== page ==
Study Finds Android Users Prefer Apps, iPhone Users Prefer Games

    December 28, 2011

Xyologic, a company specializing in app discovery and search, has released the results of a study into app preferences among iPhone and Android users. The study compared the top 150 downloads from the Android App Market in November with those from the iPhone App Store. They concluded that “iPhone is for games, Android is for apps.”

Xyologic’s study found that 85 of the top 150 downloads in the Android App Market were apps, and the remaining 65 were games. Conversely, only 50 of the top 150 downloads in the iPhone store were apps, while 100 were games. Both stores showed a significant increase in game downloads over last year, when 79 of the top 150 in the iPhone store and only 34 in the Android App Market were games.

At first glance, this data seems to paint an interesting picture of phone usage between iOS and Android users. There is, however, a fatal flaw in Xyologic’s methodology: they compared the top 150 Android downloads overall to the top 150 free iPhone apps. In other words, the iOS data is skewed. The data excludes two immensely important categories of apps: iPad apps, and paid apps. Xyologic compared the top 150 Android downloads overall to only one segment of App Store downloads.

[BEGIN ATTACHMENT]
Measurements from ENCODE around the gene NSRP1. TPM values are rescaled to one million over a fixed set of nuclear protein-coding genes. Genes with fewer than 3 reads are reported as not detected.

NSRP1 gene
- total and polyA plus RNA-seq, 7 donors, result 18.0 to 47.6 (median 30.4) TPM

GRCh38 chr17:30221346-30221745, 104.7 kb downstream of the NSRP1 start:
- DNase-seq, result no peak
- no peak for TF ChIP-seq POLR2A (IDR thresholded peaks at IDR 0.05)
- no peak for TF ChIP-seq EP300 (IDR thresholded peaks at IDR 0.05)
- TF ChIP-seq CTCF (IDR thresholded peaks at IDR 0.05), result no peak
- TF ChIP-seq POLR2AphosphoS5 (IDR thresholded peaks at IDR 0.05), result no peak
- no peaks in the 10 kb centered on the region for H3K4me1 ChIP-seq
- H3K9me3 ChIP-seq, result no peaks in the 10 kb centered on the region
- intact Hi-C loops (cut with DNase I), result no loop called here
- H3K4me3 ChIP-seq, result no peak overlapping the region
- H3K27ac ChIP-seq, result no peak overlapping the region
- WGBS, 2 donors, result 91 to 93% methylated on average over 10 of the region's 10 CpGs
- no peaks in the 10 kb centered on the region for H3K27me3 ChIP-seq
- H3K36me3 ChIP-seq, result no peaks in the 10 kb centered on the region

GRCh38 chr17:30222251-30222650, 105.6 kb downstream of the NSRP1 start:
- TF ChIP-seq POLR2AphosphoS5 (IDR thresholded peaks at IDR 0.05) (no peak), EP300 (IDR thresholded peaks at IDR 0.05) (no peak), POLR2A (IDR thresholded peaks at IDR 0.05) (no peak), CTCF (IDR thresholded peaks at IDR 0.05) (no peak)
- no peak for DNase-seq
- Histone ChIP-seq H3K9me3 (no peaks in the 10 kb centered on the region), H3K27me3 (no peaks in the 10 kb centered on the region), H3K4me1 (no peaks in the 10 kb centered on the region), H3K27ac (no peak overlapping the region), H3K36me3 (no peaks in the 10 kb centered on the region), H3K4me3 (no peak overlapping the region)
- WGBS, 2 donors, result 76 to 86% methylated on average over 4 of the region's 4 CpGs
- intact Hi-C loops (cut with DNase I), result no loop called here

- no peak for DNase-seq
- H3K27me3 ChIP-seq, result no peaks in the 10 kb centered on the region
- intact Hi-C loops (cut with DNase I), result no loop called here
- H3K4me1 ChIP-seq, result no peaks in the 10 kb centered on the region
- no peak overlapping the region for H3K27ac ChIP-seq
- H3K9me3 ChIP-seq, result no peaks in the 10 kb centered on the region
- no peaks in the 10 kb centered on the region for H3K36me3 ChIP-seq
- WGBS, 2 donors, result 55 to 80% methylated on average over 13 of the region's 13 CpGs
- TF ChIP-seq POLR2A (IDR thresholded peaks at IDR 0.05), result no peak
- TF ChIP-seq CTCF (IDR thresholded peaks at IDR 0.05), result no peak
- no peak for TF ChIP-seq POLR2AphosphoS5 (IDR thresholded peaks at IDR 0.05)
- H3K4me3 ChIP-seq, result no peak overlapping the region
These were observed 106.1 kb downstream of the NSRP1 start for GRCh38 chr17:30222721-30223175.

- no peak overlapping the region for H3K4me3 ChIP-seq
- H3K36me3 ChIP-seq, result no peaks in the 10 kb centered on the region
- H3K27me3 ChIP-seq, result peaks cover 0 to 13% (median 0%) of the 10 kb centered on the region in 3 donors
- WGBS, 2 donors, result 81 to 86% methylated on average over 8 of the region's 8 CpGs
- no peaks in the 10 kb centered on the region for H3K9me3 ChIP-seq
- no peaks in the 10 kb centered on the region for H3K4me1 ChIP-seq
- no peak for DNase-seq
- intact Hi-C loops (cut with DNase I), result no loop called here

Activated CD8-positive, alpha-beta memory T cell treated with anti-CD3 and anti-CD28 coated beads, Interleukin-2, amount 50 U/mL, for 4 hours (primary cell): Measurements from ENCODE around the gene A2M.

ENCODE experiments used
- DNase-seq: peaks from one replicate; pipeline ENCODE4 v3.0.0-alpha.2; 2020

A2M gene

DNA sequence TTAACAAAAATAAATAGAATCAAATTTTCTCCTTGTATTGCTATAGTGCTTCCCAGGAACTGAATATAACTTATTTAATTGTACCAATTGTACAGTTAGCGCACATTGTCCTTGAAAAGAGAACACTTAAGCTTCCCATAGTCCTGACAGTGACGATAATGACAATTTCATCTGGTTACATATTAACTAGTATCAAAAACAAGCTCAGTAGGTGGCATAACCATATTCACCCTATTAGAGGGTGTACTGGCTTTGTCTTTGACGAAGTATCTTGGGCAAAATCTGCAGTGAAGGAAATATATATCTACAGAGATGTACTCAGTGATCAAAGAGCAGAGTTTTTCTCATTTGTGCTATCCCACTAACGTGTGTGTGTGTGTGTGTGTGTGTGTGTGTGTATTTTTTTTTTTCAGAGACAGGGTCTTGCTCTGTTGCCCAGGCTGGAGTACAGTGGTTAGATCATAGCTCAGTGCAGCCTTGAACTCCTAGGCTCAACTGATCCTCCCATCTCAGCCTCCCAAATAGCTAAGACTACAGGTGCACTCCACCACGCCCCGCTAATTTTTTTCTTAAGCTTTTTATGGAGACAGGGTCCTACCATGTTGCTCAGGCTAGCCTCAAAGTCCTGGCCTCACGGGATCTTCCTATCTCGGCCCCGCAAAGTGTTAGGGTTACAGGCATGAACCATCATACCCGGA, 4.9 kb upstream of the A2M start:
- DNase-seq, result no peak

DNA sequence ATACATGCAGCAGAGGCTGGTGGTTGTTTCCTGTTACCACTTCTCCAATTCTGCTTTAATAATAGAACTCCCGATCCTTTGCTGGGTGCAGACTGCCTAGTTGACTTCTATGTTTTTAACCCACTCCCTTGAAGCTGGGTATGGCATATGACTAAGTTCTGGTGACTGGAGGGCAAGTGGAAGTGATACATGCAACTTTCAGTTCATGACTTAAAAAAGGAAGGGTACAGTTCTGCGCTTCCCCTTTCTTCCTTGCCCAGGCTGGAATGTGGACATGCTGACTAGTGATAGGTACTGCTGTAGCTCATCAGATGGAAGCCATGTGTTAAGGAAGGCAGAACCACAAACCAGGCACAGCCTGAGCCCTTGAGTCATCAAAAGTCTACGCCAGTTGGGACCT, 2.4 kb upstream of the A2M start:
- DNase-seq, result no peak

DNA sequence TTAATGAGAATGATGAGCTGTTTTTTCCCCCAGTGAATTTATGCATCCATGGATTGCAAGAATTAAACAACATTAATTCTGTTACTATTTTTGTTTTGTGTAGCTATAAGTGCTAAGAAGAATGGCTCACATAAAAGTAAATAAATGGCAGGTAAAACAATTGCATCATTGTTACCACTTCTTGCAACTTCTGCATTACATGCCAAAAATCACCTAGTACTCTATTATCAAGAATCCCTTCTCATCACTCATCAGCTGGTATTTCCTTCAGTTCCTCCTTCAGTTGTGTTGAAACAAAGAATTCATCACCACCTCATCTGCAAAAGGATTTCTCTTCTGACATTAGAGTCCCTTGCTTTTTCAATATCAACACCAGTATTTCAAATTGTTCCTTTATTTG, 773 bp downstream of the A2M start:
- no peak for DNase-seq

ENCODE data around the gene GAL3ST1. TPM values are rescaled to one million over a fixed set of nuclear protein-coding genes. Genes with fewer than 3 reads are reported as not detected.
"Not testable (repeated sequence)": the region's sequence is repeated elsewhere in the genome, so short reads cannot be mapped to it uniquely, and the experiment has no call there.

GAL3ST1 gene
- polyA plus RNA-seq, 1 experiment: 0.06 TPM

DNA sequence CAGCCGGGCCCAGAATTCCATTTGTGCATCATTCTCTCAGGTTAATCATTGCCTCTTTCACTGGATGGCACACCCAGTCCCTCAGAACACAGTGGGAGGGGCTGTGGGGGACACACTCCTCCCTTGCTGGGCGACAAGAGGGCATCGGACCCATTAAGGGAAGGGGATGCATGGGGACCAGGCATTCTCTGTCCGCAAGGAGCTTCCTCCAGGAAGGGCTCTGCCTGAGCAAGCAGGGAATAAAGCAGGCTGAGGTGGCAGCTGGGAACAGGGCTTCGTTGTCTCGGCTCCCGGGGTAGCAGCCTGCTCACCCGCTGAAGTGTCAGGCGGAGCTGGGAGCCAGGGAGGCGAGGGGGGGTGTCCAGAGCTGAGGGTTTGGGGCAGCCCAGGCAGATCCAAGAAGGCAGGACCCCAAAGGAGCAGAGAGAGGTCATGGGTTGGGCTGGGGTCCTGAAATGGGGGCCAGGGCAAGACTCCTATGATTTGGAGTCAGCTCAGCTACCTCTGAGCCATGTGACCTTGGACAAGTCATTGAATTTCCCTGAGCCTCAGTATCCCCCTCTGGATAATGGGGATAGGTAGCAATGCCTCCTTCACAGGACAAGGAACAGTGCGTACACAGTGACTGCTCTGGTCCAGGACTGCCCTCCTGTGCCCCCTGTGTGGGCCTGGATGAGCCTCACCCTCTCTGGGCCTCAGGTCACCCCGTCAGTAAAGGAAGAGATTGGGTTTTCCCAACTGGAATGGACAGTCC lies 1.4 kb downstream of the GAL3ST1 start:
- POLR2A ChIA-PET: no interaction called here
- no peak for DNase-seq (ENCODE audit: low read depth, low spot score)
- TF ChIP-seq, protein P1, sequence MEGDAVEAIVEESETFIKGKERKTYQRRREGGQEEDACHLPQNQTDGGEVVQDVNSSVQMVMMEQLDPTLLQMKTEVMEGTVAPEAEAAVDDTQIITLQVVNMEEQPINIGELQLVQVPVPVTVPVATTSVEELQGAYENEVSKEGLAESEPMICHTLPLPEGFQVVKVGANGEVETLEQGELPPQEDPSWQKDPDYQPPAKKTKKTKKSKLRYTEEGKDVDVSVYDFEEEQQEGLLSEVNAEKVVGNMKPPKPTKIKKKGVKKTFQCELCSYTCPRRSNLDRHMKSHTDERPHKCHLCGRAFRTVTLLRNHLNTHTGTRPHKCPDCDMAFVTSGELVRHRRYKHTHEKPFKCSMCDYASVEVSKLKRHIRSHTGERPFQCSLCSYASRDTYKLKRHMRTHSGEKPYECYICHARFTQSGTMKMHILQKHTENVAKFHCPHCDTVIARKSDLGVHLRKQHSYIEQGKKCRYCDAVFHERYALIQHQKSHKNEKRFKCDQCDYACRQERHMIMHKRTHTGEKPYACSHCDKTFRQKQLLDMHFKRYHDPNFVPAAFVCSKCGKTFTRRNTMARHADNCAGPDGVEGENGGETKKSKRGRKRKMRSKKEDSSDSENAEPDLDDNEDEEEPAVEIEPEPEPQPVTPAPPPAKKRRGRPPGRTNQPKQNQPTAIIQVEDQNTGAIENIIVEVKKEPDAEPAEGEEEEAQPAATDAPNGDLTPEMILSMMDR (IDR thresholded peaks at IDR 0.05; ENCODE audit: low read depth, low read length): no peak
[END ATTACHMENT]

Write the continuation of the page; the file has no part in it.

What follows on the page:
In response to a flurry of comments pointing this flaw out, Xyologic added an update to the blog post where they originally published the results:

Please note that all the app [sic] in the Android Top 150 are free apps. Hence this is a comparison of free US Android Market apps with free US Apple App Store iPhone apps.

This alleviates the problem somewhat, but not entirely. It still isn’t a fair comparison. They’ve still compared the top overall Android downloads to a narrow subset of iOS downloads. The fact that all the Android apps in question happen to be free is effectively a coincidence: it may just mean that Android users are less willing to pay for apps.

While a proper comparison of the top 150 downloads in the App Market versus the App Store would certainly be interesting – and may even come to a similar conclusion – that is not what Xyologic has done. By narrowing the App Store results but not the Android results, they’ve skewed the data and tainted the results.